Keep an Eye on the Kids: Why Youth Bulges Remain a Concern for the Developing World
By Xavier SalvadorPublished February 27, 2017
Written by Xavier Salvador, 2/27/17
Development seems to be working- a larger percentage of impoverished children are educated and are more likely to survive into their adult years. Thus, people moving through domestic education systems stay optimistic towards a middle-class lifestyle safeguarded by a well-paying job. But what if these dreams are unobtainable? Not because of an individual's lack of drive, but sheer carrying capacity of jobs in the face of growing populations?
Development seems to be working- a larger percentage of impoverished children are educated and are more likely to survive into their adult years. Thus, people moving through domestic education systems stay optimistic towards a middle-class lifestyle safeguarded by a well-paying job. But what if these dreams are unobtainable? Not because of an individual's lack of drive, but sheer carrying capacity of jobs in the face of growing populations? A formerly dependent population will inevitably move into the job market, but must compete fervently against their cohort peers. National governments must find a way to harness this "dividend" of youth and integrate them into the labor market. However, developing nations increasingly cannot supply the staggering demand. The revolutionary improvements to healthcare are inordinately causing economic and demographic issues for the developing world. India faces this youth bulge dilemma today.
By 2020, with a median age of 29 and nearly two-thirds of the entire population under the age of 25, India will posses the youngest population in the world. To compare, China's median age is 37. India's young working-age could potentially turn the country into the largest consumer market and labor force in the world. This population sprung out of India's prominent economic liberalization from the early 1990s to the 2000s, when it was slightly more affordable to raise larger families. During this period, India's economy was flooded with Western corporations that brought industrialization to cities. Especially in Northern India, as more youth move from farmlands to urban cities, the cohort becomes more exposed to how western and Indian elite lead their lives. At this population growth rate, India must create an estimate of 12 million jobs, each year. If not, young people will meander unemployed, despite obtaining a secondary degree. What must be acknowledged it that this demographic upswing provides the potential for social unrest and political dissent. This will occur even if a majority of the population boasts high education rates. Education and materialism fuel ambition for improved lifestyles.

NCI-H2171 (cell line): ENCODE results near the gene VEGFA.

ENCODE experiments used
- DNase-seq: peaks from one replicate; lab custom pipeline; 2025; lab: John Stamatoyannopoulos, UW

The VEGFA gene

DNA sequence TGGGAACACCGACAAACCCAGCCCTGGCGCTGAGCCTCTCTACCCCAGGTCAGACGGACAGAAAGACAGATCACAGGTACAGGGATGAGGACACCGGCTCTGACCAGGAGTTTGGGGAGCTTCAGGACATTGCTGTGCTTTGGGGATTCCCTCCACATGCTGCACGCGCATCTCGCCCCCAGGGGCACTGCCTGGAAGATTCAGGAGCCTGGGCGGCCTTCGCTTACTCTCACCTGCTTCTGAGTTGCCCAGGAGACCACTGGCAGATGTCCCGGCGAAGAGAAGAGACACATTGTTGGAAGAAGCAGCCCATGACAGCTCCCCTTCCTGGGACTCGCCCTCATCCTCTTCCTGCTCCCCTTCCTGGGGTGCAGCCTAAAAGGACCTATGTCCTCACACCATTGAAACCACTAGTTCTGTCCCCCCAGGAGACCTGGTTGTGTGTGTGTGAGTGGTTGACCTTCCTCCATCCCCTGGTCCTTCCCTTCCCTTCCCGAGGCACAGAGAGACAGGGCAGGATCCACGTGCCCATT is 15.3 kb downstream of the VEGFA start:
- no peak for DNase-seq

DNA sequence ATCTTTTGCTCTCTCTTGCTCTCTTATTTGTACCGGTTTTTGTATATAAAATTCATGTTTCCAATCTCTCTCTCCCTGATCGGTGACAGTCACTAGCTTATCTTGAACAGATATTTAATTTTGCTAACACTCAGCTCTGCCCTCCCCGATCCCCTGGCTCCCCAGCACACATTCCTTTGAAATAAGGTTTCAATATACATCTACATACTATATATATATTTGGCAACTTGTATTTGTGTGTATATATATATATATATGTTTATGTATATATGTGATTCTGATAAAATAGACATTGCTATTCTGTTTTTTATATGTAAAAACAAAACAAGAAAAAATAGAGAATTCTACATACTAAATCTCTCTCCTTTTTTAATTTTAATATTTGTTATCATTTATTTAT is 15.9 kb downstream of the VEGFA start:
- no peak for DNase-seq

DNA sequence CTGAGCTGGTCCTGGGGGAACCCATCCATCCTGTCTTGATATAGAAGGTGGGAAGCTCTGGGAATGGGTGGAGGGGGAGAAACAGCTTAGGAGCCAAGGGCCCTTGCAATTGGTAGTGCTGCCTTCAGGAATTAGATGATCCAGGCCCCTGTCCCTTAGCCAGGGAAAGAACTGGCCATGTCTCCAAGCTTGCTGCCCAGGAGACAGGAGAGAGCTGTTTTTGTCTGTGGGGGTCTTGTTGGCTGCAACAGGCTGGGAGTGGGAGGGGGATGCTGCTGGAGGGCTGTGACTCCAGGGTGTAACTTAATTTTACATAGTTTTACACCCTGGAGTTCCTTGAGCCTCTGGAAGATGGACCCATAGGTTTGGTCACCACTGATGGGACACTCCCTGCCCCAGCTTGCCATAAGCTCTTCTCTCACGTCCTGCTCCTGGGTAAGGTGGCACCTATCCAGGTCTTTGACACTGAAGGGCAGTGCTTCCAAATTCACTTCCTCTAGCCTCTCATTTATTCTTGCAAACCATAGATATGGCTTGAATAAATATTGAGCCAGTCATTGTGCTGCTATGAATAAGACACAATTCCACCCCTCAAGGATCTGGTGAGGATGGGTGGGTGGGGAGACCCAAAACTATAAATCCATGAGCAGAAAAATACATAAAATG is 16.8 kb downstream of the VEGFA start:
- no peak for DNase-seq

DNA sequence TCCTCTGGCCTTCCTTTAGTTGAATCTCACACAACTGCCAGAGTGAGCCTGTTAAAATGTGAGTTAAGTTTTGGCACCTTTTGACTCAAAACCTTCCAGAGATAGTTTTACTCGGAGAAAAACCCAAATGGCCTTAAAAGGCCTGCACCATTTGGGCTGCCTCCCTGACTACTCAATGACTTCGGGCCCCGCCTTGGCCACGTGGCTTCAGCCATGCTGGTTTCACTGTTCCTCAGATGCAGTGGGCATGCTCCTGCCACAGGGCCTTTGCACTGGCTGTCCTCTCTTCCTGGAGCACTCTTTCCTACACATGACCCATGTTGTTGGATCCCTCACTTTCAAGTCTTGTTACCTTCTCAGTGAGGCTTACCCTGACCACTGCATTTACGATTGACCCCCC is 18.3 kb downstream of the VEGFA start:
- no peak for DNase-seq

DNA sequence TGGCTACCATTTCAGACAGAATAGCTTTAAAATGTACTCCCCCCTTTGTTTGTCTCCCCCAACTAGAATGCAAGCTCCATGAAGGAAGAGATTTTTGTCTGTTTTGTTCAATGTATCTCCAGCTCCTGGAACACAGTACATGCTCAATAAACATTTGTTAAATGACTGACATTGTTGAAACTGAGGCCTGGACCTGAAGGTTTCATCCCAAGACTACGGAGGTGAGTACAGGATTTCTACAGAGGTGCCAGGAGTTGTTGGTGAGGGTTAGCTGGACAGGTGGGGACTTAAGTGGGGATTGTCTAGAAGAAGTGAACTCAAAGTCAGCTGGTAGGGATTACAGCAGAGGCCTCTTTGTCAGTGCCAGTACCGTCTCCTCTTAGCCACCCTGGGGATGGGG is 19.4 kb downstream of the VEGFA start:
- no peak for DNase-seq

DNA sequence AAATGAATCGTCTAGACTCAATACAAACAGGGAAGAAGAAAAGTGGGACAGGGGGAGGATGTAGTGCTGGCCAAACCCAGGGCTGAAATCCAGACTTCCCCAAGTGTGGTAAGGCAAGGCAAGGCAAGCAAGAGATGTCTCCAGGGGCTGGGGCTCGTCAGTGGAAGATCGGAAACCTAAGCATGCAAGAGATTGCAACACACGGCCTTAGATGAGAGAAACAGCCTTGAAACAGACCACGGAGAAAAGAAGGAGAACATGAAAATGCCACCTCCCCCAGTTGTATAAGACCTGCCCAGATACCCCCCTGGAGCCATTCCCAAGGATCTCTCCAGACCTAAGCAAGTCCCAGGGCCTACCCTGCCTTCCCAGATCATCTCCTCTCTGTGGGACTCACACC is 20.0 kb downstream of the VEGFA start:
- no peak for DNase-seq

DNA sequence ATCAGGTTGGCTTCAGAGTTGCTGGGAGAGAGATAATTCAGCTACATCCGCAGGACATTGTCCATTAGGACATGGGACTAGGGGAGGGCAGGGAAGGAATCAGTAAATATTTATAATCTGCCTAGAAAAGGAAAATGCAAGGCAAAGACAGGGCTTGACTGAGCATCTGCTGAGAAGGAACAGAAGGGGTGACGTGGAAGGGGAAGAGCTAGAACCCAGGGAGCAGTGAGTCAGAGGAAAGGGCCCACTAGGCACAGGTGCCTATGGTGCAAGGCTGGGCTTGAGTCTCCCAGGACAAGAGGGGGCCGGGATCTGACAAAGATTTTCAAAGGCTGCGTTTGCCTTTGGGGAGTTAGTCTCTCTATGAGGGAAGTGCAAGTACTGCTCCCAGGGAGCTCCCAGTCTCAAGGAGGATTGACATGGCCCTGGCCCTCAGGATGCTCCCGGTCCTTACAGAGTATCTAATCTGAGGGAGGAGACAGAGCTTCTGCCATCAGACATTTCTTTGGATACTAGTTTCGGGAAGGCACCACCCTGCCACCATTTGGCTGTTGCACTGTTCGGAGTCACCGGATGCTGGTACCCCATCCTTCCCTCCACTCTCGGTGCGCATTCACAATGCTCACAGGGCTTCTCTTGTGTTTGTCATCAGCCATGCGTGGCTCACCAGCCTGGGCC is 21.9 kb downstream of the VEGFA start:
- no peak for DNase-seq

For these driven, Indian youth, the national government is failing to uphold the social contract of upward mobility. Unless the government is willing and able to integrate the surplus of educated youth into the public sector, social tensions and frustration may develop into political unrest. The more educated a population, the more engaged citizens are with the actions of the government leadership.
India's northern regions are currently facing the consequences of the inadequate handling of the dividend. In 2016, the state of Haryana experienced fierce backlash from the large amounts of resentful and unemployed youth. These riots also reflect broader social dilemmas, as the protests were led by Jat caste members who demand greater government representation and increases in their job quotas. The Jat population, which ranges around 80 million across northern India, have recently been financially impacted by drought and lack of opportunity. Although the Jat are an upper caste, many families are experiencing downward mobility as the number of urban jobs in Haryana remains low. In 2014, the Indian legislation nearly rebranded them as a lower caste, which would have granted them a greater quota for government jobs. However, the ruling was put down by the Indian Supreme court.These quarrels regarding social and religious stigmas will only spread if the national government proceeds to focus on investing in the wealthier segments of the population, rather than helping the citizens who may be most productive for India's continued industrial growth. This dividend will not last forever.
How can India wield the youth dividend for its economic and social benefit? The answer remains unclear. Unemployment is not the only determinant of civil unrest, as increasing food prices, corruption, and access to public goods all play supporting roles. Some scholars believe that greater educational opportunities can quell citizen resentment. However, India and many other developing nations are currently realizing that an educated, unemployed cohort can cause significant trouble for local governments. A product of this bulge is witnessed by India's growing diaspora of 16 million people abroad. But what development and foreign assistance initially produced for healthcare and education structures, may backfire. National governments must do more to integrate workers into their domestic markets